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Slide 1 of 48 Measurements and Their Uncertainty 3.1 3.1

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© Copyright Pearson Prentice Hall Measurements and Their Uncertainty > Slide 2 of 48 Significant Figures in Calculations How does the precision of a calculated answer compare to the precision of the measurements used to obtain it? 3.1

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Slide 3 of 48 © Copyright Pearson Prentice Hall Measurements and Their Uncertainty > Significant Figures in Calculations In general, a calculated answer cannot be more precise than the least precise measurement from which it was calculated. The calculated value must be rounded to make it consistent with the measurements from which it was calculated. 3.1

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© Copyright Pearson Prentice Hall Measurements and Their Uncertainty > Slide 4 of 48 3.1 Significant Figures in Calculations Rounding To round a number, you must first decide how many significant figures your answer should have. The answer depends on the given measurements and on the mathematical process used to arrive at the answer.

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© Copyright Pearson Prentice Hall SAMPLE PROBLEM Slide 5 of 48 3.1

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© Copyright Pearson Prentice Hall SAMPLE PROBLEM Slide 6 of 48 3.1

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© Copyright Pearson Prentice Hall Slide 7 of 48 Practice Problems. for Sample Problem 3.1 Write down your answers.

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© Copyright Pearson Prentice Hall Measurements and Their Uncertainty > Slide 8 of 48 3.1 Significant Figures in Calculations Addition and Subtraction The answer to an addition or subtraction calculation should be rounded to the same number of decimal places (not digits) as the measurement with the least number of decimal places.

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© Copyright Pearson Prentice Hall SAMPLE PROBLEM Slide 9 of 48 3.2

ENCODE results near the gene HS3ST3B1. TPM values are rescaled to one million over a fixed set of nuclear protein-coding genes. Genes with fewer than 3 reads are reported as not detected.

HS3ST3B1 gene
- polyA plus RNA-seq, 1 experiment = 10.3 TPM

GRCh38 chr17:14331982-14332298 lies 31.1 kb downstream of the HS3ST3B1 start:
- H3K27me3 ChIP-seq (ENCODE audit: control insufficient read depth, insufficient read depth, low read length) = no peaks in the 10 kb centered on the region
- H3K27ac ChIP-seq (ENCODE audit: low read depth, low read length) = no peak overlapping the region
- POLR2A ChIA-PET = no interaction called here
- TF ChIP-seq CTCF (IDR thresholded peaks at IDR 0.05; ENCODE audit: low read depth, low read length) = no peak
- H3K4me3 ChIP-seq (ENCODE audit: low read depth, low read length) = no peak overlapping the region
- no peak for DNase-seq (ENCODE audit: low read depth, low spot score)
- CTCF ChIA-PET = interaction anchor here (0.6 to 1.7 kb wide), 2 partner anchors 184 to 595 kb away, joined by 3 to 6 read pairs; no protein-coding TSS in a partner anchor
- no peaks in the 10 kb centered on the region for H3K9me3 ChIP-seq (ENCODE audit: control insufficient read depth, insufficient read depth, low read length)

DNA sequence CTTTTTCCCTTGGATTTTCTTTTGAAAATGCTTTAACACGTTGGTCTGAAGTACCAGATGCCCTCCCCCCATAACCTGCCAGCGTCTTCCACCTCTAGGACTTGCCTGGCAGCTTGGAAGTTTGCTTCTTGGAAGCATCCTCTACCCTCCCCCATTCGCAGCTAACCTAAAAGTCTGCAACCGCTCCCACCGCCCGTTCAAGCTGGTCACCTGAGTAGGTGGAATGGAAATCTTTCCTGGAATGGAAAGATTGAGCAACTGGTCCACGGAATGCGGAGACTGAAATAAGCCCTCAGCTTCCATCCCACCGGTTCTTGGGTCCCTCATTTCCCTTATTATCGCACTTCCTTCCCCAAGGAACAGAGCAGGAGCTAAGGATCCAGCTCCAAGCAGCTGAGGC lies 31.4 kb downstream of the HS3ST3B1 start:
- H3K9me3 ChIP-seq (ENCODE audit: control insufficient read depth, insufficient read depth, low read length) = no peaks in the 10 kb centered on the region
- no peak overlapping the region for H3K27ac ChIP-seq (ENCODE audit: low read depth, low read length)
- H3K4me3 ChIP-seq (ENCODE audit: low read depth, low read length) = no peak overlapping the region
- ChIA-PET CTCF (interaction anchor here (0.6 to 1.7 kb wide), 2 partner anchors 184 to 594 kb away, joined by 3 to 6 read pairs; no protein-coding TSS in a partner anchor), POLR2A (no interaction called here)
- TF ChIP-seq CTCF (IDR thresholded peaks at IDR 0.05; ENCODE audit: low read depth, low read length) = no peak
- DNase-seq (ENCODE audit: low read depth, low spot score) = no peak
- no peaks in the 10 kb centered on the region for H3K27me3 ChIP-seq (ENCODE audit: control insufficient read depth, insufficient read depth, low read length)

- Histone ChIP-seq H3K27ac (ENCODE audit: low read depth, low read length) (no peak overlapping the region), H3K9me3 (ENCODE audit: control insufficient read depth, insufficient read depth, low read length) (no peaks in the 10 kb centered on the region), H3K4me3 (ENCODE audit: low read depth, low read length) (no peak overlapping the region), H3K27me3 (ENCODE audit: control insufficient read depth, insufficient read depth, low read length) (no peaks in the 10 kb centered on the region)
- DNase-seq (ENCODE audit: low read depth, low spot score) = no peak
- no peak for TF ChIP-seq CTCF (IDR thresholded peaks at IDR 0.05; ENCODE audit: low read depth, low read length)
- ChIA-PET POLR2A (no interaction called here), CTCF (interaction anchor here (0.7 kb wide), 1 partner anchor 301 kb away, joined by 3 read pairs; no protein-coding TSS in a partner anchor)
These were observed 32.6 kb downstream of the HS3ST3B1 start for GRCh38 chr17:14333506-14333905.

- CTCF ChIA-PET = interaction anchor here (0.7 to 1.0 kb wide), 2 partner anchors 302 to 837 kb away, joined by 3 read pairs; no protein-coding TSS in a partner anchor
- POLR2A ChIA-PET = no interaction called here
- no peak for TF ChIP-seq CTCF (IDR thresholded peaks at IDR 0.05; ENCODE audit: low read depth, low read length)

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© Copyright Pearson Prentice Hall SAMPLE PROBLEM Slide 10 of 48 12.52 349.0 8.24 369.76 Final Answer 369.8 meters

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© Copyright Pearson Prentice Hall Slide 11 of 48 Practice Problems for Sample Problem 3.2 Write down your answers and round to The correct number of SFs..

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© Copyright Pearson Prentice Hall Measurements and Their Uncertainty > Slide 12 of 48 3.1 Significant Figures in Calculations Multiplication and Division In calculations involving multiplication and division, you need to round the answer to the same number of significant figures as the measurement with the least number of significant figures. The position of the decimal point has nothing to do with the rounding process when multiplying and dividing measurements.

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© Copyright Pearson Prentice Hall SAMPLE PROBLEM Slide 13 of 48 3.3

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© Copyright Pearson Prentice Hall SAMPLE PROBLEM Slide 14 of 48 3.3

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© Copyright Pearson Prentice Hall Slide 15 of 48 Practice Problems for Sample Problem 3.3 Write down your answer with the correct Number of SFs.

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© Copyright Pearson Prentice Hall Slide 16 of 48 Section Quiz -or- Continue to: Launch: Assess students understanding of the concepts in Section 3.1. Section Assessment Write down your answers.

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© Copyright Pearson Prentice Hall Slide 17 of 48 3.1 Section Quiz 1. In which of the following expressions is the number on the left NOT equal to the number on the right? a.0.00456 10 –8 = 4.56 10 –11 b.454 10 –8 = 4.54 10 –6 c.842.6 10 4 = 8.426 10 6 d.0.00452 10 6 = 4.52 10 9

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© Copyright Pearson Prentice Hall Slide 18 of 48 3.1 Section Quiz 2. Which set of measurements of a 2.00-g standard is the most precise? a.2.00 g, 2.01 g, 1.98 g b.2.10 g, 2.00 g, 2.20 g c.2.02 g, 2.03 g, 2.04 g d.1.50 g, 2.00 g, 2.50 g

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© Copyright Pearson Prentice Hall Slide 19 of 48 3. A student reports the volume of a liquid as 0.0130 L. How many significant figures are in this measurement? a.2 b.3 c.4 d.5 3.1 Section Quiz

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